Mr. Ignatieff’s rise in Parliament happened fast, he said in an interview in late January. He said that he gave up a lot by leaving behind the private contentment of a serious writer’s life to run for office.
“But I’m in here to be serious,” he said, and added: “This is the only place where I can be a participant, not a spectator. I’ve been a spectator, and now I’m in the boat fishing. That part of it, from a spiritual point of view, it feels good.”
A FEW years ago, a survey conducted by Foreign Policy magazine and Prospect, a British journal, ranked Mr. Ignatieff as the 37th-most influential “public intellectual” in the world (the Nigerian writer Chinua Achebe was 38th). Although the clauses “for a Canadian” or, now, “for a politician” are often attached, people almost always describe Mr. Ignatieff as glamorous. Maclean’s magazine once named him Canada’s “Sexiest Cerebral Man.” He was famous in London during the 1980s and 1990s when he was the host of a television talk show devoted to books and ideas. He was a sort of Anglophone version of Bernard-Henri Lévy, but with a pedigree and without the money or aversion to shirt-buttoning.
Mr. Ignatieff’s big-time ambition is so much a part of his public identity that he often scores points by making fun of it himself. At a recent address to a group of 700 business leaders, he opened with a shout-out to a member of the audience who, he kindly noted, had run against him for his parliamentary seat. “And I beat him,” Mr. Ignatieff said, after a nicely timed comedic pause. The crowd laughed heartily.
Mr. Ignatieff’s life story is positively novelistic in its detail. His father, George Ignatieff, was a Canadian diplomat, and his grandfather and great-grandfather were both Russian counts who served as cabinet ministers in the czarist government. His mother’s brother, George Grant, was a famous political philosopher.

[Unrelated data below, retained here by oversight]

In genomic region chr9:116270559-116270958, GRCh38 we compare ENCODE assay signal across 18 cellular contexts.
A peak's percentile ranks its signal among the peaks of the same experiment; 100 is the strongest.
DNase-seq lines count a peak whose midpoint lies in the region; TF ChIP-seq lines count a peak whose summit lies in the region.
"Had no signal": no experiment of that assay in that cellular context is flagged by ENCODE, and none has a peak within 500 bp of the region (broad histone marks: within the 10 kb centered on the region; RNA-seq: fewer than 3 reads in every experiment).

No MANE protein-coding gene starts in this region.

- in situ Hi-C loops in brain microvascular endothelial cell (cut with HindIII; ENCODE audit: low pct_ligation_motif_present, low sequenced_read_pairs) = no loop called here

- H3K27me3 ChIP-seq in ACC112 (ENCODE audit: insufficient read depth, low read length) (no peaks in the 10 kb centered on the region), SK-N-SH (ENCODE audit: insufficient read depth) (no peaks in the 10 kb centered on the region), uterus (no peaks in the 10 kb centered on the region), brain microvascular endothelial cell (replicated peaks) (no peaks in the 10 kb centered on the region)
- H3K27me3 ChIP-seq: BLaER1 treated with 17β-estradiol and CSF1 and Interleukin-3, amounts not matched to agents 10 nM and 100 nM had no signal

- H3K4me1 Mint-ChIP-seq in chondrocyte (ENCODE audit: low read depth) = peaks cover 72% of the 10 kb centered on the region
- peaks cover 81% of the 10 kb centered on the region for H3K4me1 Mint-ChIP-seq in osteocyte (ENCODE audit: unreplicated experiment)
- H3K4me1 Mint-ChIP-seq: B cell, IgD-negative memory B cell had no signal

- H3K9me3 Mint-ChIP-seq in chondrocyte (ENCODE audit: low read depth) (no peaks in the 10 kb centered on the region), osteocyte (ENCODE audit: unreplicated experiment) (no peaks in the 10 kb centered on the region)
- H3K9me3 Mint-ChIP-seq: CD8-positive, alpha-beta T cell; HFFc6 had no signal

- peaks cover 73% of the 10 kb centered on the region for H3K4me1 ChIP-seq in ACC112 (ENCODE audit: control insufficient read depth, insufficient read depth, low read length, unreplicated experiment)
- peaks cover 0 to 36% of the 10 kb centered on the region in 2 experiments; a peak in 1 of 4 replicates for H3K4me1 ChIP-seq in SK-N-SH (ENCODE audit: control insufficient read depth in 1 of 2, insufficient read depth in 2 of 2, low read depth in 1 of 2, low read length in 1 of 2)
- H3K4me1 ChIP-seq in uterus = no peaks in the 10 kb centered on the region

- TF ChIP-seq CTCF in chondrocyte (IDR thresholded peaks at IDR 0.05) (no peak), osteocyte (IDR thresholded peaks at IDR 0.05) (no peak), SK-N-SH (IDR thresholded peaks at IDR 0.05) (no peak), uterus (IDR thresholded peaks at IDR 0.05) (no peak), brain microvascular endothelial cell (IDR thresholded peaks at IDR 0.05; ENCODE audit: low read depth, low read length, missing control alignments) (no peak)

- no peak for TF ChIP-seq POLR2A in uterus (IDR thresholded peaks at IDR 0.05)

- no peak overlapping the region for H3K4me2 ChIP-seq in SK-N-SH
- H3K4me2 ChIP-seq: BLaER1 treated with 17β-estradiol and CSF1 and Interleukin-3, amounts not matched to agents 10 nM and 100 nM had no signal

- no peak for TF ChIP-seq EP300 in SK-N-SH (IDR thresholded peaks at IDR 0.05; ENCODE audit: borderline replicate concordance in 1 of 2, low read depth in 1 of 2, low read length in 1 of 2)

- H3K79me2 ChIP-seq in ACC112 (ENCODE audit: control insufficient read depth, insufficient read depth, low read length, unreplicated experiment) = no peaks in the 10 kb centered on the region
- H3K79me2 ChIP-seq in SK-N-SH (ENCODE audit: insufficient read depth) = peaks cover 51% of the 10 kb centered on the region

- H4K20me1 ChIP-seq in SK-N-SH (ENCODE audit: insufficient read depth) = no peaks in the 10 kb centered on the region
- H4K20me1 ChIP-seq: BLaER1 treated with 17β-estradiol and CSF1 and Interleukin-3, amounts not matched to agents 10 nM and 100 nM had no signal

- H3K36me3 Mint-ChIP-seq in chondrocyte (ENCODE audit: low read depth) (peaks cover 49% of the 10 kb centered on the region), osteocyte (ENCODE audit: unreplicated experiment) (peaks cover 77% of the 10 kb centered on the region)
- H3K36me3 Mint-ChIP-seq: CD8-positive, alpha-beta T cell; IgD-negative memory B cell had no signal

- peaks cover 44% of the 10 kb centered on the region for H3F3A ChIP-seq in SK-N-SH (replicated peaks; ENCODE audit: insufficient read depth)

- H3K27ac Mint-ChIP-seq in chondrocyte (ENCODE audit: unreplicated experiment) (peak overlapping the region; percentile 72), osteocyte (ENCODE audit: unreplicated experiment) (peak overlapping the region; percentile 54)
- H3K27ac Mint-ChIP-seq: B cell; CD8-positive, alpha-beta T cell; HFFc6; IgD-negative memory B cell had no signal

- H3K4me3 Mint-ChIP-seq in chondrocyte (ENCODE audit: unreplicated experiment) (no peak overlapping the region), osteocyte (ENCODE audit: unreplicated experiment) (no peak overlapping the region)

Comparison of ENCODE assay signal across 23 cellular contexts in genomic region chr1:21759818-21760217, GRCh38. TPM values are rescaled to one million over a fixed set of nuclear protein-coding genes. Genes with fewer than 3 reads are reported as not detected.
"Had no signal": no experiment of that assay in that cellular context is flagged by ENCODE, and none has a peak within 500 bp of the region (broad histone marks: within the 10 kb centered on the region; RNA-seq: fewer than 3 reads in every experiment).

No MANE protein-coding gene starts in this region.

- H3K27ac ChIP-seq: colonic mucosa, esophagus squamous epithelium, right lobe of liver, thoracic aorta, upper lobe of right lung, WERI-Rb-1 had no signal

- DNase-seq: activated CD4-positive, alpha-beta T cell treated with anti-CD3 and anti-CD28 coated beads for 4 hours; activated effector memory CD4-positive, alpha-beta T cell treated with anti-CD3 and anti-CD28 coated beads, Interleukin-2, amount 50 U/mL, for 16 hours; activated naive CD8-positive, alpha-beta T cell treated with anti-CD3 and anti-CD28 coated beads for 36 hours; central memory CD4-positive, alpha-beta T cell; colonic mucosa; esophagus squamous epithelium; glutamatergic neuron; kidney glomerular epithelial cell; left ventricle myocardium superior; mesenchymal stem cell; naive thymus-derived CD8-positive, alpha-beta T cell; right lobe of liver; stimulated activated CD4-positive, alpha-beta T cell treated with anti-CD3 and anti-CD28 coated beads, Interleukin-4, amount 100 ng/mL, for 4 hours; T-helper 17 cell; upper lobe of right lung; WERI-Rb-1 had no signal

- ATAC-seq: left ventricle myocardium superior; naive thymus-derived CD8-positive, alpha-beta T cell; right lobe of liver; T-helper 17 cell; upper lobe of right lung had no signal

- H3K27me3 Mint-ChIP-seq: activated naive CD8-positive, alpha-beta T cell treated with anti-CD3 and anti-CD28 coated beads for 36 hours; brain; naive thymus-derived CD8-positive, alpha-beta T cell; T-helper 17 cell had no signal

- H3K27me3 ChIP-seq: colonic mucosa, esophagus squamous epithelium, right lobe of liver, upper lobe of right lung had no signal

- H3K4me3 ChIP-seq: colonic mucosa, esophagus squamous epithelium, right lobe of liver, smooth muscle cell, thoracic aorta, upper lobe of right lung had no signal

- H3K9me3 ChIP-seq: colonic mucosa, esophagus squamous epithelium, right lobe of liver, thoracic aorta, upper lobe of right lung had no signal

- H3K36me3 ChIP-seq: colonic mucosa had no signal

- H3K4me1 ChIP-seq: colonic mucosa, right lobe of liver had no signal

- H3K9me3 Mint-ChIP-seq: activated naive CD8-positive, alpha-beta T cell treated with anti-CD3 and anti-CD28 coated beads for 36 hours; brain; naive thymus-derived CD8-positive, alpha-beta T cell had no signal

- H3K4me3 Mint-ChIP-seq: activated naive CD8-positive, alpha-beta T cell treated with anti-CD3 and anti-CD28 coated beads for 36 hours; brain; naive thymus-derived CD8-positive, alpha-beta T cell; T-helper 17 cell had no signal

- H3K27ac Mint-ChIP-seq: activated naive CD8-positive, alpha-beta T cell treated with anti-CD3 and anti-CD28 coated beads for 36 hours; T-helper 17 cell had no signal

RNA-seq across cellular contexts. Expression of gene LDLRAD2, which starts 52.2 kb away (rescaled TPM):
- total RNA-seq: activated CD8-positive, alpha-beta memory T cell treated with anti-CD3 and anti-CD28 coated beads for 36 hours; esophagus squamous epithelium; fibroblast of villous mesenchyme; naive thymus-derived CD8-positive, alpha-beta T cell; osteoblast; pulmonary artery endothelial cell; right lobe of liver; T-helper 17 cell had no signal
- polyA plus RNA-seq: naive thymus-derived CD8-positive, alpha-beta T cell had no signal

Mr. Ignatieff held the captainship of his boarding-school soccer team, produced a Harvard dissertation that involved spending nights watching over state prison inmates in Massachusetts and has written more than a dozen books: political tracts, three novels, a family history, a biography of his former mentor Isaiah Berlin, and — mobilized by what he saw in the Balkans — several books about human rights and intervention.
In 2004, when he was serving as the director of Harvard’s Carr Center for Human Rights Policy, Mr. Ignatieff was visited by three strategists from Canada’s Liberal wing who were leading an effort to infuse a party weakened by scandal with new blood. “It was a bolt from the blue,” he recalled, when during dinner they asked him to consider coming back to run for office.
“The chance to be in the arena was pretty irresistible,” he said.
It was simultaneously of a piece with his background and somewhat incongruous. “My dad worked for four prime ministers,” he said. “I grew up in a house where public service was something you ought to do. But elected public service my father thought of with horror, because he knew how brutal it was.”
In seeking his party’s leadership position in 2006 and 2008, Mr. Ignatieff ran both times against Bob Rae, a longtime politician who happened to be one of his best friends; they had been roommates at the University of Toronto.
“It was difficult running against Bob — we are old, old friends, and our dads were in the foreign service together, ” Mr. Ignatieff said.”
In 2006, neither was elected leader, but in 2008, Mr. Rae bowed out of the contest at the last minute to throw his support to Mr. Ignatieff.
“We had some very emotional conversations,” Mr. Rae said in an interview in Toronto. “My feeling was that Michael had the support of the small and influential group of party officials who were voting — these were special, last-minute circumstances — but that if it had been a broader election throughout the party, I’d have won.”